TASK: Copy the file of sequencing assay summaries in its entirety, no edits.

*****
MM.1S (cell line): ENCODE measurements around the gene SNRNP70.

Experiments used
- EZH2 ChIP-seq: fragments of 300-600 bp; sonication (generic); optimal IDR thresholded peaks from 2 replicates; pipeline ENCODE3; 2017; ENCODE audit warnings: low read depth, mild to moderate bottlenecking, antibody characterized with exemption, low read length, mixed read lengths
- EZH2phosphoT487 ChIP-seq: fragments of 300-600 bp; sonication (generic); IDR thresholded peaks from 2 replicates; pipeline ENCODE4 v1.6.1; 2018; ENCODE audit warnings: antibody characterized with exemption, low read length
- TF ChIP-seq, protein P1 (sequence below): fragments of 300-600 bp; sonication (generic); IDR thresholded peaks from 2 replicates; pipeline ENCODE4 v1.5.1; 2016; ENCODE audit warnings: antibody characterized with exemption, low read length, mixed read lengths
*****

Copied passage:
MM.1S (cell line): ENCODE measurements around the gene SNRNP70.

Experiments used
- EZH2 ChIP-seq: fragments of 300-600 bp; sonication (generic); optimal IDR thresholded peaks from 2 replicates; pipeline ENCODE3; 2017; ENCODE audit warnings: low read depth, mild to moderate bottlenecking, antibody characterized with exemption, low read length, mixed read lengths
- EZH2phosphoT487 ChIP-seq: fragments of 300-600 bp; sonication (generic); IDR thresholded peaks from 2 replicates; pipeline ENCODE4 v1.6.1; 2018; ENCODE audit warnings: antibody characterized with exemption, low read length
- TF ChIP-seq, protein P1 (sequence below): fragments of 300-600 bp; sonication (generic); IDR thresholded peaks from 2 replicates; pipeline ENCODE4 v1.5.1; 2016; ENCODE audit warnings: antibody characterized with exemption, low read length, mixed read lengths